By Laura-Claire Corson, Camera Staff Writer
Wise family shares depiction of life in late 1800s
For more than 135 years, the Wise family has lived on the same lot in Erie. Now, thanks to Sarah Wise - the only remaining family member who lives there - the public can enjoy a piece of the town`s history when the Wise Homestead Museum opens today.
The quaint, white farmhouse started as a family home completed in 1872 on what is now the eastern edge of Erie, just off U.S. 287. It`s now a rich museum filled with family furniture, photos and artifacts.
For Wise, 84, the ribbon-cutting ceremony today will signify the culmination of a project more than 15 years in the making. She first decided to create a museum in the early 1990s.
"I hope people leave the museum with an appreciation of how much work it was for a poor family to live in the 1860s and 1870s, " she said. "They had no money. ... They had to be very resourceful."
The Wise family first rooted itself in Colorado in 1869, a time when gold prospectors had settled in the area and just eight years after the Colorado Territory was established. The Wise family - Sarah`s great-grandfather O.E. Wise, his wife, Ada, their three children and two cows - moved to Colorado from Wisconsin in search of a drier farming climate because Ada Wise had asthma.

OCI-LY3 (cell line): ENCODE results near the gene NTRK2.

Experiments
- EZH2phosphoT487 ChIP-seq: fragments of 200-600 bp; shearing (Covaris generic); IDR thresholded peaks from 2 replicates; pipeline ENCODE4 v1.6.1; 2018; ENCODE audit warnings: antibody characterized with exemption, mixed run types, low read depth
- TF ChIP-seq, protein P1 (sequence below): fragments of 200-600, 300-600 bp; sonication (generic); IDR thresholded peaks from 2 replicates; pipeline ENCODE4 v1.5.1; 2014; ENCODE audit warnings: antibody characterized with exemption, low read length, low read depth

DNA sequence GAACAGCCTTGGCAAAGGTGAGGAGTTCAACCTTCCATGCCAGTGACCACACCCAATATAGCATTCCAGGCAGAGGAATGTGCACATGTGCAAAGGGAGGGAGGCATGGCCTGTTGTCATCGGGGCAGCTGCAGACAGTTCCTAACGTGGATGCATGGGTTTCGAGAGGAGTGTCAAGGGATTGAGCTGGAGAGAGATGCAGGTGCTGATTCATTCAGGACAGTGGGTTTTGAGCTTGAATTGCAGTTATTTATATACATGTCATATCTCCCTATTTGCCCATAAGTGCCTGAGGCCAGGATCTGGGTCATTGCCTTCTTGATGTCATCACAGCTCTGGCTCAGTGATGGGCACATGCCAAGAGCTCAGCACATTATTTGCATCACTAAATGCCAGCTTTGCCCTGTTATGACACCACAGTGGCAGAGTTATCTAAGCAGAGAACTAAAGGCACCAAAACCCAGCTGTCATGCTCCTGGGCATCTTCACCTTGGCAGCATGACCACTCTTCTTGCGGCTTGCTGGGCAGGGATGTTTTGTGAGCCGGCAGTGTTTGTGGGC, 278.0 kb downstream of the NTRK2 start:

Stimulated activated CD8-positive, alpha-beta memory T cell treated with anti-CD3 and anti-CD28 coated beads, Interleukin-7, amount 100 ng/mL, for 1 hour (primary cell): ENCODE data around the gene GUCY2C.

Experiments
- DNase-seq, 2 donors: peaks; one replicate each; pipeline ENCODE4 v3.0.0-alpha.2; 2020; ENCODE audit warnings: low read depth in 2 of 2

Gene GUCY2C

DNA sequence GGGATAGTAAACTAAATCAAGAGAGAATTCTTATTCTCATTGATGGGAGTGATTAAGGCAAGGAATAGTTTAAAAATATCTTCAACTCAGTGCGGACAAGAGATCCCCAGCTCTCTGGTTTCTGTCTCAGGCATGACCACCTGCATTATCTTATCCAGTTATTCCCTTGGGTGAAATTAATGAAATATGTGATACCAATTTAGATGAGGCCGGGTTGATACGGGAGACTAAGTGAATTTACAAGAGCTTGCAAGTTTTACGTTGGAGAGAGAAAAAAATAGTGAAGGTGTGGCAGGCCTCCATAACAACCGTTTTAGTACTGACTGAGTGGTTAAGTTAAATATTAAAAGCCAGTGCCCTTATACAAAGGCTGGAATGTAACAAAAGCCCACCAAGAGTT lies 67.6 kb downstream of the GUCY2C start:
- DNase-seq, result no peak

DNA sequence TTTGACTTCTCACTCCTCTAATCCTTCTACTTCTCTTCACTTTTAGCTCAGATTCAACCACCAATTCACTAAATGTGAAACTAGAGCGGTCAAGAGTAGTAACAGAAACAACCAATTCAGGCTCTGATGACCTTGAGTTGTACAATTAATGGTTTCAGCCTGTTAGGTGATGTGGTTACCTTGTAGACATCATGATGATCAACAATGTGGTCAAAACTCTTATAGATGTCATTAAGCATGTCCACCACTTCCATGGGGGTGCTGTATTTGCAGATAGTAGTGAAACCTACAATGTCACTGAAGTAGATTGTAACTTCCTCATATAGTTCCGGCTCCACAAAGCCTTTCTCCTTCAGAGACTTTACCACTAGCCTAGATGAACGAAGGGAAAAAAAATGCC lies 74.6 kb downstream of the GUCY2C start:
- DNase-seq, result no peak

They lived in a log cabin until they built their home.
In 1869, O.E. Wise built a main room and a couple of bedrooms for the family to live in, using newspaper, plaster, animal hair and mud to help insulate the house during the bitter winters. Three years later, a family room, bathroom and three extra rooms were added.
The children painted a rug on the stairs because they didn`t have enough money to own a real one. That, along with the doors, floors and windows, remains from the 1870s.
In three rooms, the wallpaper that adorns the walls and ceilings was re-created to replicate the intricate designs from the 1870s. Mica - a shiny mineral found in rocks - was an important part of the re-creation because it helped reflect light when the only form of light was candles.
"The wallpaper is my favorite part. It`s really beautiful and exciting to have the exact same design, " said Carol Affleck, a family friend who is head designer and coordinator of the house`s restoration. The detailed wallpaper replication cost about $37,000, Wise said.
The entire project cost about $155,000; the money came from grants and donations. The Colorado Historical Society granted the homestead $105,000 between 2000 and 2006. More than $50,000 was raised in donations, said James Stratus, a historical society employee.
About 60 percent to 70 percent of the house`s artifacts belong to the Wise family. However, a couple of exhibits will feature items donated by the Erie Historical Society.
The museum will be open from 10 a.m. to 2 p.m. Saturdays or by appointment.